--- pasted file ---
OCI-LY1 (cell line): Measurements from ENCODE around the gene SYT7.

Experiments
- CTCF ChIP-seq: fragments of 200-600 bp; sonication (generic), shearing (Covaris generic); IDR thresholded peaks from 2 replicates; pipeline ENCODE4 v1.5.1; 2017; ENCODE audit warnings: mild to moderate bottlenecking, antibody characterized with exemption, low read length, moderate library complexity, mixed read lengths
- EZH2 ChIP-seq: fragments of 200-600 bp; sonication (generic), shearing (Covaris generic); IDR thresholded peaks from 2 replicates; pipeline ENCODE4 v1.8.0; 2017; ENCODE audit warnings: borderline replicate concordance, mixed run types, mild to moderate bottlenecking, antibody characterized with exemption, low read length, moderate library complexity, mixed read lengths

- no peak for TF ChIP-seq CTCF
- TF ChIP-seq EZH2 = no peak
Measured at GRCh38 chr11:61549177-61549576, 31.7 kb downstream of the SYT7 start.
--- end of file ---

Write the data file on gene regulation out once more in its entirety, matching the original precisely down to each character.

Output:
OCI-LY1 (cell line): Measurements from ENCODE around the gene SYT7.

Experiments
- CTCF ChIP-seq: fragments of 200-600 bp; sonication (generic), shearing (Covaris generic); IDR thresholded peaks from 2 replicates; pipeline ENCODE4 v1.5.1; 2017; ENCODE audit warnings: mild to moderate bottlenecking, antibody characterized with exemption, low read length, moderate library complexity, mixed read lengths
- EZH2 ChIP-seq: fragments of 200-600 bp; sonication (generic), shearing (Covaris generic); IDR thresholded peaks from 2 replicates; pipeline ENCODE4 v1.8.0; 2017; ENCODE audit warnings: borderline replicate concordance, mixed run types, mild to moderate bottlenecking, antibody characterized with exemption, low read length, moderate library complexity, mixed read lengths

- no peak for TF ChIP-seq CTCF
- TF ChIP-seq EZH2 = no peak
Measured at GRCh38 chr11:61549177-61549576, 31.7 kb downstream of the SYT7 start.